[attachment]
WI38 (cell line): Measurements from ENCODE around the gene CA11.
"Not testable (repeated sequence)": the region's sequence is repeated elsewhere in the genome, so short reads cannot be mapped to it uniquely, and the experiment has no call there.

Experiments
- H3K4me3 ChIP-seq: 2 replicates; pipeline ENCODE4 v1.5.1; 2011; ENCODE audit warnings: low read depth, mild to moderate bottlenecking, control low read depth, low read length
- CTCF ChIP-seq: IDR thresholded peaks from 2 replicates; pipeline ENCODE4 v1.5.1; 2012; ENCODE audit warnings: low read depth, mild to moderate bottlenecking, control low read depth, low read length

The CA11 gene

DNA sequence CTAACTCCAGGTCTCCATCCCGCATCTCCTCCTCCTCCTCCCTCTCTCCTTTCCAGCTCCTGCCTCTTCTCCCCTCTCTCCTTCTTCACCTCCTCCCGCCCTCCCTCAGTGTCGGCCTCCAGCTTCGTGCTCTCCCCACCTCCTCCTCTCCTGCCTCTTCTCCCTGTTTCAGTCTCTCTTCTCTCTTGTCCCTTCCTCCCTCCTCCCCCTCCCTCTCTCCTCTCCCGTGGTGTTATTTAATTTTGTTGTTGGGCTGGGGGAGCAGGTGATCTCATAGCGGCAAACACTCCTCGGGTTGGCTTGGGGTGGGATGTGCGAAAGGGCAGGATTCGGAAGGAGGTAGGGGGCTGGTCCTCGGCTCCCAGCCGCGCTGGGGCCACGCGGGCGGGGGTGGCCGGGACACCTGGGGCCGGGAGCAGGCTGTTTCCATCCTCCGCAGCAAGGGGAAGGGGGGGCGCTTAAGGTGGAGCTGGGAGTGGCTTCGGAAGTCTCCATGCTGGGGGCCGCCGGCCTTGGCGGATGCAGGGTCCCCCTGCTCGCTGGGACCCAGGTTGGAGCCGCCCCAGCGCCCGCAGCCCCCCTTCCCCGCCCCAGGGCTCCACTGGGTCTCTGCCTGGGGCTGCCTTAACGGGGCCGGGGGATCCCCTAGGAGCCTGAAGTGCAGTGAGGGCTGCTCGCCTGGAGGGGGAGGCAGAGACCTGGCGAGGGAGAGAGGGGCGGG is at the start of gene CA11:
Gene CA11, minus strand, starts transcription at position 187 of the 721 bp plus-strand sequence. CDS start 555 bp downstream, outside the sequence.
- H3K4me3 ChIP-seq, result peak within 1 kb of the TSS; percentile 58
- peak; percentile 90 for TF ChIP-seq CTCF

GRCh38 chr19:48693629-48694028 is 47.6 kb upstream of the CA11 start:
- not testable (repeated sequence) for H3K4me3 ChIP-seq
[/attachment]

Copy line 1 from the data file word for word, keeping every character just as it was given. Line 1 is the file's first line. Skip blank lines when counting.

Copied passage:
WI38 (cell line): Measurements from ENCODE around the gene CA11.